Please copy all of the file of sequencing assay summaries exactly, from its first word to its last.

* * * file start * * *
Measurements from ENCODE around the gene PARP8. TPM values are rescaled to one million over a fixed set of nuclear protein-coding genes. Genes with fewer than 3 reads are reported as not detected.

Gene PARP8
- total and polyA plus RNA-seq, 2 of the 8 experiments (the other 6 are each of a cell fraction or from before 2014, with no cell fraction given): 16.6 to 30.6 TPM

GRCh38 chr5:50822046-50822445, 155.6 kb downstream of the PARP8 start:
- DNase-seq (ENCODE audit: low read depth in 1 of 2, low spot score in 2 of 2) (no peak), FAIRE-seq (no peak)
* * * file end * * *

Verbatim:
Measurements from ENCODE around the gene PARP8. TPM values are rescaled to one million over a fixed set of nuclear protein-coding genes. Genes with fewer than 3 reads are reported as not detected.

Gene PARP8
- total and polyA plus RNA-seq, 2 of the 8 experiments (the other 6 are each of a cell fraction or from before 2014, with no cell fraction given): 16.6 to 30.6 TPM

GRCh38 chr5:50822046-50822445, 155.6 kb downstream of the PARP8 start:
- DNase-seq (ENCODE audit: low read depth in 1 of 2, low spot score in 2 of 2) (no peak), FAIRE-seq (no peak)